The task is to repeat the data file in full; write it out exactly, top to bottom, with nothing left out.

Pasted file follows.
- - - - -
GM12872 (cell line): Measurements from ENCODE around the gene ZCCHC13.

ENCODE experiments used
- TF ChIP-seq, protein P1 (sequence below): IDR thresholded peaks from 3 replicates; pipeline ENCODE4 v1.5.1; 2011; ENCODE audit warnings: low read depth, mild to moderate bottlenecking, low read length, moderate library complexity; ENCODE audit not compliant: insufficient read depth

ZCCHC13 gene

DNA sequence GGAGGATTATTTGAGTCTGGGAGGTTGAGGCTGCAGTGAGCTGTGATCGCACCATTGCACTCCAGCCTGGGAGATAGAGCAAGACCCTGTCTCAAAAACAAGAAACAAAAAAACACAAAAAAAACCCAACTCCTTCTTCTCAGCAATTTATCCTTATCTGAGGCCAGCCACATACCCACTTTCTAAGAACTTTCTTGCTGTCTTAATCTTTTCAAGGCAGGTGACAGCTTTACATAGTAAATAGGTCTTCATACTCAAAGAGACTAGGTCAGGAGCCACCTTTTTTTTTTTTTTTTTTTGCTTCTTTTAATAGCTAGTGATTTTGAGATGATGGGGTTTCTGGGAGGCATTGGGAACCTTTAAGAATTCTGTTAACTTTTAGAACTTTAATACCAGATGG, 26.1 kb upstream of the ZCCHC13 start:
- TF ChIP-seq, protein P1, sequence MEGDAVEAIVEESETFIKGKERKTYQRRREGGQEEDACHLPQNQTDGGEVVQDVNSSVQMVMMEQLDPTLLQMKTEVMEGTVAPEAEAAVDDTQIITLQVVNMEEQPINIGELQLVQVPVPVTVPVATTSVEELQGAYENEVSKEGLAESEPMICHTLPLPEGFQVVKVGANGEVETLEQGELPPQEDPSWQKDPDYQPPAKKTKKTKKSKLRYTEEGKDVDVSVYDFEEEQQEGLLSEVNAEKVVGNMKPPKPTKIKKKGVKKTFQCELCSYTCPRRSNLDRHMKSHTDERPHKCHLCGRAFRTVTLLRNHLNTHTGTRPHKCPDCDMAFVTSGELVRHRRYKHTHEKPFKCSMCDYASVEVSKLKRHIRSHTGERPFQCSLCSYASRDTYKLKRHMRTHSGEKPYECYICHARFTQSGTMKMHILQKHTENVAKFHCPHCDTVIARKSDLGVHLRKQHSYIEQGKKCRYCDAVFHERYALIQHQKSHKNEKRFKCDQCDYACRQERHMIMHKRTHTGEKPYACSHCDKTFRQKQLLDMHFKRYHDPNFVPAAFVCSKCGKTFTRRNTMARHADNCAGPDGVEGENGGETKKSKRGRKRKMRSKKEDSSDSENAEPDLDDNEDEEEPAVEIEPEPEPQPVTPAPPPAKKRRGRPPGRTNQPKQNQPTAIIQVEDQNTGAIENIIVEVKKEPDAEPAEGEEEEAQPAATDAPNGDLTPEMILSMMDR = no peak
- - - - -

GM12872 (cell line): Measurements from ENCODE around the gene ZCCHC13.

ENCODE experiments used
- TF ChIP-seq, protein P1 (sequence below): IDR thresholded peaks from 3 replicates; pipeline ENCODE4 v1.5.1; 2011; ENCODE audit warnings: low read depth, mild to moderate bottlenecking, low read length, moderate library complexity; ENCODE audit not compliant: insufficient read depth

ZCCHC13 gene

DNA sequence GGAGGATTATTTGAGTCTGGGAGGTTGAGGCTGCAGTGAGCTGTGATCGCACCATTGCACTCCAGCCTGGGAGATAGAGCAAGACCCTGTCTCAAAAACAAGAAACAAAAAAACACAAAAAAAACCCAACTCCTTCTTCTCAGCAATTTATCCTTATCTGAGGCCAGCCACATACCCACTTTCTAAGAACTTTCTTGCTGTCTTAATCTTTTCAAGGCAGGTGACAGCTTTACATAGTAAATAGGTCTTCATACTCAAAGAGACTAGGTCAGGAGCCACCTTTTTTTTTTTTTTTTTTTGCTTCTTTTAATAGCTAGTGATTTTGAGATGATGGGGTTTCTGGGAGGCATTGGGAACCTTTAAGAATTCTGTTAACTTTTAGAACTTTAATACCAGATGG, 26.1 kb upstream of the ZCCHC13 start:
- TF ChIP-seq, protein P1, sequence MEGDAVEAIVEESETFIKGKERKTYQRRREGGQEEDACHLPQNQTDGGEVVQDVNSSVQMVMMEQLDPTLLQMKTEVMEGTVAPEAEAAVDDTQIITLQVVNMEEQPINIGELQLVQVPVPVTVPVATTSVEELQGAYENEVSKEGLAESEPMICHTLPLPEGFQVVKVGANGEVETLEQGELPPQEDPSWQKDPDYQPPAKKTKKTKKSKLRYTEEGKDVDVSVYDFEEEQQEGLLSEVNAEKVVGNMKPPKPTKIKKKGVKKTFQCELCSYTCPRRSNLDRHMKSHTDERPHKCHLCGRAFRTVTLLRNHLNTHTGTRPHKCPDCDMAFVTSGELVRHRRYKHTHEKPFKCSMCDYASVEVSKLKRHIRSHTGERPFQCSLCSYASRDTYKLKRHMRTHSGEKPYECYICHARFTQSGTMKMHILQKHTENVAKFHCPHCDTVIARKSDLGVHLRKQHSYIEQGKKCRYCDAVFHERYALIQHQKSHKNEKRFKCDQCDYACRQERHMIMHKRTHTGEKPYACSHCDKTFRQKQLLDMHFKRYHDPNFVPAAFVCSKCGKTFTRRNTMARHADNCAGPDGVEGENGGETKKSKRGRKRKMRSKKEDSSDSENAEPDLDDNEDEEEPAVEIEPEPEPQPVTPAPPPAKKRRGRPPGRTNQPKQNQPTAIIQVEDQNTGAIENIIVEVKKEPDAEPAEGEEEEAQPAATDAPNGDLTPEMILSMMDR = no peak